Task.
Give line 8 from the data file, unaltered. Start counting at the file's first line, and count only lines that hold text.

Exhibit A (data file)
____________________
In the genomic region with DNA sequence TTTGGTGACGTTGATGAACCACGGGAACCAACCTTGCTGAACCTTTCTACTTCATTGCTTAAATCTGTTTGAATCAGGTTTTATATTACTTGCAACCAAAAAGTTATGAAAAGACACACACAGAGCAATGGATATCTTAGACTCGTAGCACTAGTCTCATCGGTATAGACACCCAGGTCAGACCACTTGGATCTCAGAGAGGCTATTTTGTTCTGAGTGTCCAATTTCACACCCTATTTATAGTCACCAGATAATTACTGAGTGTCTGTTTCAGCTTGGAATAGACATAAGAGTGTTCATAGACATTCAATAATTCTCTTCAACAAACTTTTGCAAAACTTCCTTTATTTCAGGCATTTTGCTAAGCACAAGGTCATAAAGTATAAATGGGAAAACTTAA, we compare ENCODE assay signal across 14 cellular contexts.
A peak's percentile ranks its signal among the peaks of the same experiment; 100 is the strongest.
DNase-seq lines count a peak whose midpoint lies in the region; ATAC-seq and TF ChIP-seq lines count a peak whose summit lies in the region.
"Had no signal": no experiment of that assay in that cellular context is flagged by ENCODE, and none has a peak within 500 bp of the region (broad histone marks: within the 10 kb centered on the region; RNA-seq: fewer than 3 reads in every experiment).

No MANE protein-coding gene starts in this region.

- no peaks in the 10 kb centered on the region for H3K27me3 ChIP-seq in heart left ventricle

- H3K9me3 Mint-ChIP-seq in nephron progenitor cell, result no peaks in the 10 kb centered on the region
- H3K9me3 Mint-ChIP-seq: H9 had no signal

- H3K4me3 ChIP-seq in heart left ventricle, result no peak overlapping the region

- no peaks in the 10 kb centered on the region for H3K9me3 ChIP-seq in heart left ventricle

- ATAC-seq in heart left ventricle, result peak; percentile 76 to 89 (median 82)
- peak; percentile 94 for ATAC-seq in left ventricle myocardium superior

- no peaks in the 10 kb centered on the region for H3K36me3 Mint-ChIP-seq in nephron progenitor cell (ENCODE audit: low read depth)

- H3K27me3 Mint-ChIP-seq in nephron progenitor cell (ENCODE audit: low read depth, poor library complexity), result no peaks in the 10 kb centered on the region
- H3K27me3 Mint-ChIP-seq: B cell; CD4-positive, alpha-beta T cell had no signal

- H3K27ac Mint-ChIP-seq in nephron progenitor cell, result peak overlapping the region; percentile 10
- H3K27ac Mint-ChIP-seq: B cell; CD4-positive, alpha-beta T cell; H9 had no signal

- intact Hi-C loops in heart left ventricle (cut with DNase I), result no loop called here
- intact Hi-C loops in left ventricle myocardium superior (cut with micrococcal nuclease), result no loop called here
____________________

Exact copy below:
- H3K9me3 Mint-ChIP-seq: H9 had no signal